It is in this funeral address, given 64 years after his letter to Yetta, that he struggles for the last time with the great mystery which his whole writing life had been devoted to articulating: “There is something radically mysterious in the specificity of another human being which everybody somehow responds to. Love is not a bad word for this response. Today’s memorial testifies to Yetta’s secret power, the power of being Yetta.”

Since his death, Bellow has to some extent come to be taken for granted. These letters—introduced with a fine essay by Benjamin Taylor and lightly annotated by him (sometimes too lightly, but better that than the overkill of a scholarly edition)—may help to remind us of his essential qualities of linguistic brilliance, comic exuberance and a very Russian and very Jewish awareness of the depths as well as the foibles of men.

Let’s re-acquaint ourselves with him.

Mr. Josipovici’s most recent book is “What Ever Happened to Modernism?”


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The Zealotry Of Free Thinkers

Many philosophes ended up gouty and spherical, despite the austerities

The history of ideas is a field that is extraordinarily difficult to popularize. Philipp Blom’s approach is to use collective biography, in the case of “A Wicked Company” the 18th-century thinkers of the Enlightenment’s “forgotten radicalism,” as he puts. They include Diderot, Hume and Rousseau, perhaps not household names like Christopher Hitchens or Oprah Winfrey, but “forgotten”—surely not?

The guests at Baron d’Holbach’s twice-weekly salons were called “wicked company” by British actor-manager David Garrick, who frequented the salons during two sojourns in Paris in the 1760s. Mr. Blom skillfully evokes the characters of these young men, who had rebelled against oppressively small-minded fathers, fleeing to the big city, where they “dared to know” before settling down to the minor celebrity they had acquired by old age. It is not the story of a major event, like the French Revolution, but it has faint ancestral resonances for the atheists, humanists and rationalists who, to popular amusement, recently threatened to arrest the pope on his visit to Britain.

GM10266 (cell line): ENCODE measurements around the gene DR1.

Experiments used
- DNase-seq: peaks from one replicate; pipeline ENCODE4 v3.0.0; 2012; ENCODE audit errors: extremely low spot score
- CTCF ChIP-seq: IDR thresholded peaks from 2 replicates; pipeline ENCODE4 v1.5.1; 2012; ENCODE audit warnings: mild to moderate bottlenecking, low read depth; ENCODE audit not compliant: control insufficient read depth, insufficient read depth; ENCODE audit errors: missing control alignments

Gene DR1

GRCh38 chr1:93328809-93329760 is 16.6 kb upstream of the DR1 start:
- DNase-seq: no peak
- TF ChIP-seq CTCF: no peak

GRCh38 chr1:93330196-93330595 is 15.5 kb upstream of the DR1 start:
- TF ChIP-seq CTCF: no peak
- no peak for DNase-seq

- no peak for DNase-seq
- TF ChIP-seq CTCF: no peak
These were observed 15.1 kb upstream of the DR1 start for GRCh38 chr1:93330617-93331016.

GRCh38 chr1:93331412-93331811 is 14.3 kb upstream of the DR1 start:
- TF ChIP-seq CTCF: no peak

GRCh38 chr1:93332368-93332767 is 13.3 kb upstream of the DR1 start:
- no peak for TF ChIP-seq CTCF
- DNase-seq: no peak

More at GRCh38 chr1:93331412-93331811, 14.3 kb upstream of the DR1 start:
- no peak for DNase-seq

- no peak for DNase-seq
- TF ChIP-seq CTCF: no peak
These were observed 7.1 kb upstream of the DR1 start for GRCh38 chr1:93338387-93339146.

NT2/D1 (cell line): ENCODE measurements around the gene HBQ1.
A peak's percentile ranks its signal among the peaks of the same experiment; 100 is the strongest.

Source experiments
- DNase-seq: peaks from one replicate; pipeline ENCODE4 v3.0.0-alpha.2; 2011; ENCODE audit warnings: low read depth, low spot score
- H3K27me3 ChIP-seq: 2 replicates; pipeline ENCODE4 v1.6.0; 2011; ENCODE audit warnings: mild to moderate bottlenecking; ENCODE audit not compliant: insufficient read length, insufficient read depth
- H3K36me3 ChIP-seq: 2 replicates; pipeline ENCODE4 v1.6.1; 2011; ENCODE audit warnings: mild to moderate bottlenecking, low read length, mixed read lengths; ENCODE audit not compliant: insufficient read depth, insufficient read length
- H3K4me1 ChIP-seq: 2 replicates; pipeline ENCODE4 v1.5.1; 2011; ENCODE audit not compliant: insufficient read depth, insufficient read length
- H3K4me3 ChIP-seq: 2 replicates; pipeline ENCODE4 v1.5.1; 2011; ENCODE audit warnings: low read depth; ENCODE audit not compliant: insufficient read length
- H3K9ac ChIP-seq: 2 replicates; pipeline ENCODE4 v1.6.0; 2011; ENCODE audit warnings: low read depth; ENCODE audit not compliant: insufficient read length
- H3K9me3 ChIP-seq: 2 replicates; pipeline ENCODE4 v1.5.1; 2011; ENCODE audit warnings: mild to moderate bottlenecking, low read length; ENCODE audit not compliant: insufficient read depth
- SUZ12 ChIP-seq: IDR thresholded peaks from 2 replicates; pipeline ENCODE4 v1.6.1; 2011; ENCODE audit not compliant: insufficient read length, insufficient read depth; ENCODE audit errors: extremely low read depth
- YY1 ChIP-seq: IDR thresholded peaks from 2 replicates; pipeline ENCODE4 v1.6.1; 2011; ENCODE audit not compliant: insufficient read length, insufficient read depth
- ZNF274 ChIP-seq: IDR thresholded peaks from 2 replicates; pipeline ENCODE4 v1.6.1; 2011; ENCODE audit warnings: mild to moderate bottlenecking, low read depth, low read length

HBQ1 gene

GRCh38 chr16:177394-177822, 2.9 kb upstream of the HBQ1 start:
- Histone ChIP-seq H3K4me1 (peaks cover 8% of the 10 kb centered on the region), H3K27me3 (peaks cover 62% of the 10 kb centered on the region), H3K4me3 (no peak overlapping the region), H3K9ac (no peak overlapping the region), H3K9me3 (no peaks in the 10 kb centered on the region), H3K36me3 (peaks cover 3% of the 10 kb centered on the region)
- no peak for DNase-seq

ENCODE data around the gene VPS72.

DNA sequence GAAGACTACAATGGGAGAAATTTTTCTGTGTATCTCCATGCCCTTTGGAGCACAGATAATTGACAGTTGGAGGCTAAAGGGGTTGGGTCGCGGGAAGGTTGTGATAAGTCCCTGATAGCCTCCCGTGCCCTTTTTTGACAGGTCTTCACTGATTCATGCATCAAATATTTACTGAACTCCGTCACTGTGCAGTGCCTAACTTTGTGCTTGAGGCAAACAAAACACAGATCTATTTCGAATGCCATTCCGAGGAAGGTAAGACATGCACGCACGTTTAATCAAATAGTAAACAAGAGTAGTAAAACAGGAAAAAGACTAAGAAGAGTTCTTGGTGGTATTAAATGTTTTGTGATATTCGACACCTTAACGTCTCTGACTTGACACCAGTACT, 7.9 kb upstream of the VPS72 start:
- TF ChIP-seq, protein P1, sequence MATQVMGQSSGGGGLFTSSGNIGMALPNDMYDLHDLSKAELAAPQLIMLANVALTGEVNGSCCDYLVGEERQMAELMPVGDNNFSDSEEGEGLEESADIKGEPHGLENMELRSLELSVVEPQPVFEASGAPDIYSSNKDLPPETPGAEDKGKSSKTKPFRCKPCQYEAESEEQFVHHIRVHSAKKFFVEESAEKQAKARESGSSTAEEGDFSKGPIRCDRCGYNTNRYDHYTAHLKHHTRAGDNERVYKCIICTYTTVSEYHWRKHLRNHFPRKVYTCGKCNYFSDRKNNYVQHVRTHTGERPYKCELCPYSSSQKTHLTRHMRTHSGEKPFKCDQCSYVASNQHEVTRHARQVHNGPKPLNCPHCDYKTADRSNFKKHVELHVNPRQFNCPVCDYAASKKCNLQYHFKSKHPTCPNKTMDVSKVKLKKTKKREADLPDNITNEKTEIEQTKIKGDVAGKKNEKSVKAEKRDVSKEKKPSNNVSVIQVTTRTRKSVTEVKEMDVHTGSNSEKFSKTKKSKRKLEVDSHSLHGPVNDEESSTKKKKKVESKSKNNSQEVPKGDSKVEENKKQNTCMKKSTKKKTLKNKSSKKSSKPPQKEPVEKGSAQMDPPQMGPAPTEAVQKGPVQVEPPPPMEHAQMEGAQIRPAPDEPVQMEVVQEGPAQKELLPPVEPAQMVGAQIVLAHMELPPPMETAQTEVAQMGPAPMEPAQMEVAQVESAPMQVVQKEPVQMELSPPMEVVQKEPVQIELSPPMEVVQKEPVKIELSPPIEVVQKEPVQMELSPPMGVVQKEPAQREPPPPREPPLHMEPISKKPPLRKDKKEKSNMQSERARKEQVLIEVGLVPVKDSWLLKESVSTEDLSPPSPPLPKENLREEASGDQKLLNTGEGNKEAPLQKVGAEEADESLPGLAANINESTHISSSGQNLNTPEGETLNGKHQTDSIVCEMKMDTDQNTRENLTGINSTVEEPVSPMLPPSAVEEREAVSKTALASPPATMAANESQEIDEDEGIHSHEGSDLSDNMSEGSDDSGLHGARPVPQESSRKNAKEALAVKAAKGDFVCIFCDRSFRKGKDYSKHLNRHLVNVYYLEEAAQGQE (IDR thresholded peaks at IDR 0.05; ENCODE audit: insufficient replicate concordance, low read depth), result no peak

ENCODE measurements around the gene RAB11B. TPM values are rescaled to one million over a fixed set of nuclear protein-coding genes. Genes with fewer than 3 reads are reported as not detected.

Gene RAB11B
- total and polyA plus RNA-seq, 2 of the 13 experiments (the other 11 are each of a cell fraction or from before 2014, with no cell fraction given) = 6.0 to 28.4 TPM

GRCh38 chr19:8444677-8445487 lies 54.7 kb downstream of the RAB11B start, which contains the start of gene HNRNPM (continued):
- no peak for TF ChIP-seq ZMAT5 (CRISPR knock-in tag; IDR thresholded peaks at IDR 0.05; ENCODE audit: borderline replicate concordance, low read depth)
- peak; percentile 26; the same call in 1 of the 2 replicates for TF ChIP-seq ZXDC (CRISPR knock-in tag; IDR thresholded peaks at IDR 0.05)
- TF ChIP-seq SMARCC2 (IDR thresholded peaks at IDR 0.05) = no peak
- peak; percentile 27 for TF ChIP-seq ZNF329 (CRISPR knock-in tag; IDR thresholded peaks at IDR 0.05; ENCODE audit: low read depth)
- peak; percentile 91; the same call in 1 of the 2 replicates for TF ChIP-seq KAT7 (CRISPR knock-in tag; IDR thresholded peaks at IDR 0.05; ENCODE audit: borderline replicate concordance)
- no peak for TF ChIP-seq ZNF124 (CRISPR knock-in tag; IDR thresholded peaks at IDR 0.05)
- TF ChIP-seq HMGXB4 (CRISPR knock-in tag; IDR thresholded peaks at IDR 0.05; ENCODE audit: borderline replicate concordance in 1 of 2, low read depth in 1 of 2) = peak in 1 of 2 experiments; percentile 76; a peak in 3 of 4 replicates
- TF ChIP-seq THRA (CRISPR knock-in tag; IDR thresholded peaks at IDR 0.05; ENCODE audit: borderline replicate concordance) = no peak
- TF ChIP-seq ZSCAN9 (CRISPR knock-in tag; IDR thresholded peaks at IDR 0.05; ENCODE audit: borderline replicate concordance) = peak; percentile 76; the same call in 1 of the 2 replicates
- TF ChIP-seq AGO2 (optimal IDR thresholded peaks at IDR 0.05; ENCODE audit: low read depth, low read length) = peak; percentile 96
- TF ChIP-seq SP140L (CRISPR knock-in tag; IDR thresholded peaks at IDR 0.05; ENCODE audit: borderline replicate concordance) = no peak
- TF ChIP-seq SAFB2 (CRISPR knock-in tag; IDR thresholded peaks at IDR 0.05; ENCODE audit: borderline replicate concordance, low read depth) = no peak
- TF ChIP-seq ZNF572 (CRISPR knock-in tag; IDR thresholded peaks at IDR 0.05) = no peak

The radicalism of Mr. Blom’s group of thinkers consisted of advocating democracy over monarchy and aristocracy; racial and gender equality; the right to choose one’s individual way of life; freedom of thought and expression, including freedom of the press; and, finally, religious toleration, including the right to believe in nothing at all. Most important, they thought there were no fields of human activity that might not benefit from the application of philosophic reason. Commonplace nowadays, these views were shocking at the time.

Mr. Blom focuses on the rival salons of Paris and the often fraught personal relations of his subjects. The salons were organized by aristocratic men and women, affording the philosophes opportunities to try out their literary wares and show off their quick-wittedness. Some of these convivial occasions involved gargantuan quantities of food and wine, if Mr. Blom’s sample menu offering 30 dishes is any guide. No wonder so many philosophes seem to have ended up gouty and spherical, despite the moral austerities they often enjoined on others.

The atmosphere was undoubtedly heady with speculation. The novelist Laurence Sterne noted that “an infinitude of gaiety & civility reigns among them—& what is no small art, Every man leaves the room with a better Opinion of his own Talents than when he entered.” The more skeptical historian Edward Gibbon remarked on the “intolerant zeal” of those who “preached the tenets of Atheism with the bigotry of dogmatists and damned all believers with ridicule and contempt.” That is an arresting assessment, considering Gibbon’s own skeptical views of religious belief.

Mr. Blom’s coupling of the lives of the philosophes with their thought helps make their ideas less desiccated than they might otherwise have appeared in the hands of a more academic writer. He has an admirable ability to get to the heart of what Spinoza, Hume or Voltaire argued. If readers weary of the ins and outs of philosophical materialism, never mind, since another bodice-ripping liaison dangeureuse is just around the corner. It is useful to be reminded that Diderot, Jean d’Alembert and their contributors produced a 17-volume Encyclopédie consisting of nearly 80,000 individual articles and 20 million words, not to mention an additional 11 volumes of illustrative materials. That it was a collective enterprise probably explains why its editors did not enjoy the posthumous fame of a Kant or Voltaire.